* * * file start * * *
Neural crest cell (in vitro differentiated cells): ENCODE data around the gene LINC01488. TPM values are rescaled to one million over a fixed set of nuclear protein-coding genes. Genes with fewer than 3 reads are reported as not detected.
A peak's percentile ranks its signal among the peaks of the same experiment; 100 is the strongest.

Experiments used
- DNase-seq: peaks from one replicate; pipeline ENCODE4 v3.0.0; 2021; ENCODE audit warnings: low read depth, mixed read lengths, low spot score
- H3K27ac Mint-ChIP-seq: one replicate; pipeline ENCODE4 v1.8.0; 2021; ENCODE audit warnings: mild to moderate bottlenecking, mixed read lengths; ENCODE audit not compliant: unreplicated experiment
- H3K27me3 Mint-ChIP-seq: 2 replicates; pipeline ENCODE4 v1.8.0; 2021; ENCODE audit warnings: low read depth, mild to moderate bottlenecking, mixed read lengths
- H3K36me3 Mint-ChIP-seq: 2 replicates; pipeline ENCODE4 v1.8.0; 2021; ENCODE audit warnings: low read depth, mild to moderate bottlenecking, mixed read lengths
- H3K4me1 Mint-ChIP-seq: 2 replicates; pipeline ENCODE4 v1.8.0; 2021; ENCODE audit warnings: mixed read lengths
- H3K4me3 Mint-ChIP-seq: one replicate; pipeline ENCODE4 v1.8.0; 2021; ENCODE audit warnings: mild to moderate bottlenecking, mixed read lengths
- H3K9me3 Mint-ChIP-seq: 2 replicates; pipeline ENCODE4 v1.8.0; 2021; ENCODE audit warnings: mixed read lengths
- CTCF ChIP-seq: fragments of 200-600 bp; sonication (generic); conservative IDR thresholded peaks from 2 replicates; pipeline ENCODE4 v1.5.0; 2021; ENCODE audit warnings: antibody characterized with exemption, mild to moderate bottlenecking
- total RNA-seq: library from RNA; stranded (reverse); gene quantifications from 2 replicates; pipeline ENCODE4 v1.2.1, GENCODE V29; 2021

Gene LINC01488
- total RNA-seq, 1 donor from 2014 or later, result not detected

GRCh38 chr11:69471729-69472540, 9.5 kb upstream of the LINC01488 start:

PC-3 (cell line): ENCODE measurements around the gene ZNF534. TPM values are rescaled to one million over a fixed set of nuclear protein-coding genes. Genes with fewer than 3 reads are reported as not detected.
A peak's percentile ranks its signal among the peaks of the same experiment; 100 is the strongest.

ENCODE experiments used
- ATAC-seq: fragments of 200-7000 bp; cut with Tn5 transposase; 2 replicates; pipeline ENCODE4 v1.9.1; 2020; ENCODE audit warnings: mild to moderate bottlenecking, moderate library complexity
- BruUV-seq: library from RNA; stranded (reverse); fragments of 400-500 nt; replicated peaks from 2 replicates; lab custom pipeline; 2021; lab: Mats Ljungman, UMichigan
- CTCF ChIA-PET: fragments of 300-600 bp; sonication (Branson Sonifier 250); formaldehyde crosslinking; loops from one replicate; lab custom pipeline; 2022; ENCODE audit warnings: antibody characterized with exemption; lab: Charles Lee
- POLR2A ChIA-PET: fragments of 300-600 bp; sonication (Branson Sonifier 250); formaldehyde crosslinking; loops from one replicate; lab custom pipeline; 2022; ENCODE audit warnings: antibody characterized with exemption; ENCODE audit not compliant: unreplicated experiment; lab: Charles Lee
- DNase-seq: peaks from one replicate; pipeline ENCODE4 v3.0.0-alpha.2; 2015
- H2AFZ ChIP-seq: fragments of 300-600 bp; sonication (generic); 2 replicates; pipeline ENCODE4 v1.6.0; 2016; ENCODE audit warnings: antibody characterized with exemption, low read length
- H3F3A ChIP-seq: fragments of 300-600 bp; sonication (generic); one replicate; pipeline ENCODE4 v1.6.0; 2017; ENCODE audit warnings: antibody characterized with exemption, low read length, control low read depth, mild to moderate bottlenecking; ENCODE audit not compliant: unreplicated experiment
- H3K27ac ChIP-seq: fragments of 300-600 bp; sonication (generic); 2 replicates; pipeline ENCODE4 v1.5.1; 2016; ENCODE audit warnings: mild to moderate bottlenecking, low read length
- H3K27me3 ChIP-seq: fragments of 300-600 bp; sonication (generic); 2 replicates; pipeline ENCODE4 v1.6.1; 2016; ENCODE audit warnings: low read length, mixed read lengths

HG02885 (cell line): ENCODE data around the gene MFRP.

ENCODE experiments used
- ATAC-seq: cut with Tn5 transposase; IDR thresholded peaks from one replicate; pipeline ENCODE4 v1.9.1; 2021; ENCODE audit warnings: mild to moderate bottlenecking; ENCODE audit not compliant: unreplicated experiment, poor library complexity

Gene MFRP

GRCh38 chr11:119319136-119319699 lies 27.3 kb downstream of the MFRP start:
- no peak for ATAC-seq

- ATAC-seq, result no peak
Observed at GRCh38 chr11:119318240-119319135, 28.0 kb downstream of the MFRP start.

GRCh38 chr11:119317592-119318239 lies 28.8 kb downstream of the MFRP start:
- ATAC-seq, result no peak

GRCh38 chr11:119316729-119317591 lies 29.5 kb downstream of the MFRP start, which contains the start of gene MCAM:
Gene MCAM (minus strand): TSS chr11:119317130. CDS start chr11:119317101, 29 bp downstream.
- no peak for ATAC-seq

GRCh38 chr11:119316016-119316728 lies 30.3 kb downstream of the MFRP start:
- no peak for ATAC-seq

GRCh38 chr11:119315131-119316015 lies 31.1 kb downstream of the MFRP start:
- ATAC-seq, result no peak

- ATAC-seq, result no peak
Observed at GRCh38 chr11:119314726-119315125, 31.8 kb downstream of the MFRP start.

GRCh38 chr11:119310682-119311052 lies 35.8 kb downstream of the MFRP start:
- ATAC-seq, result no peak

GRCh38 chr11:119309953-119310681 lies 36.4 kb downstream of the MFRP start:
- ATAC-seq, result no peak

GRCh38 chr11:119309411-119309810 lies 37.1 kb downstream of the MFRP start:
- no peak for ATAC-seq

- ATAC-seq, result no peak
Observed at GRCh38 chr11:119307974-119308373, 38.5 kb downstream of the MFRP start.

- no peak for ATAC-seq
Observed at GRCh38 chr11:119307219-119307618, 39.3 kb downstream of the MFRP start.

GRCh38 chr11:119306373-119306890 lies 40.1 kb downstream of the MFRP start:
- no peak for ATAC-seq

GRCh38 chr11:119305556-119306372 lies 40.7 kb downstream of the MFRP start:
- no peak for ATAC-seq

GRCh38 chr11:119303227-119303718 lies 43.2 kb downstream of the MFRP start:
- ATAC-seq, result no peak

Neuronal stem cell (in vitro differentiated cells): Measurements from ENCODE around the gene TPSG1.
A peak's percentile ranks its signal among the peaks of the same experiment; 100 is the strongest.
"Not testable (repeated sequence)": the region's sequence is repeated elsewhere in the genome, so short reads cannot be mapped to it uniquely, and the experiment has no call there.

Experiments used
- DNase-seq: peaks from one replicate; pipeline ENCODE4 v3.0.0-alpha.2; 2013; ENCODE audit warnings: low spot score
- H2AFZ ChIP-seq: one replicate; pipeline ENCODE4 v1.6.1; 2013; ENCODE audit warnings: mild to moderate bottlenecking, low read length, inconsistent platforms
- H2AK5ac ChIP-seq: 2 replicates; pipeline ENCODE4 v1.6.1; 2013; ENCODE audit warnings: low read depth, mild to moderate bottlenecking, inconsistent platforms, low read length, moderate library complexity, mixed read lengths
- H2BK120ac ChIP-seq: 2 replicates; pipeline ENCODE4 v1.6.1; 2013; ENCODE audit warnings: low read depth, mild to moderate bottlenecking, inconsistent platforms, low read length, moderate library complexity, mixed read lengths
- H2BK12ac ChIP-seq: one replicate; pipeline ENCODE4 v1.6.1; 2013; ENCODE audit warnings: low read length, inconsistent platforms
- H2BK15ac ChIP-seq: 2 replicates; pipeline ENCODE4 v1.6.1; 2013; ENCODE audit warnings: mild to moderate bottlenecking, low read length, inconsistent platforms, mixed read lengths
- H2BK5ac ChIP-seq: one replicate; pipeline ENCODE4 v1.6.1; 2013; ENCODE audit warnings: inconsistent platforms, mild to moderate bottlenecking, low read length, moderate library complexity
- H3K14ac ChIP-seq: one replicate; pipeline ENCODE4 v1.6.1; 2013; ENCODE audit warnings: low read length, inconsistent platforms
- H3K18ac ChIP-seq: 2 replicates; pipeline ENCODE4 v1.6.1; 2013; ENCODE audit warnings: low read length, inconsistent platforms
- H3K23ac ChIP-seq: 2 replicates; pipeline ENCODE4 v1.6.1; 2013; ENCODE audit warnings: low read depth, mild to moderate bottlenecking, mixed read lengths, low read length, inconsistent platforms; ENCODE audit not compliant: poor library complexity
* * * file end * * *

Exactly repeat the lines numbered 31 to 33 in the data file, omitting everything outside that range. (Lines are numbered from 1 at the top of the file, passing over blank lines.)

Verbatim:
Gene MFRP

GRCh38 chr11:119319136-119319699 lies 27.3 kb downstream of the MFRP start:
- no peak for ATAC-seq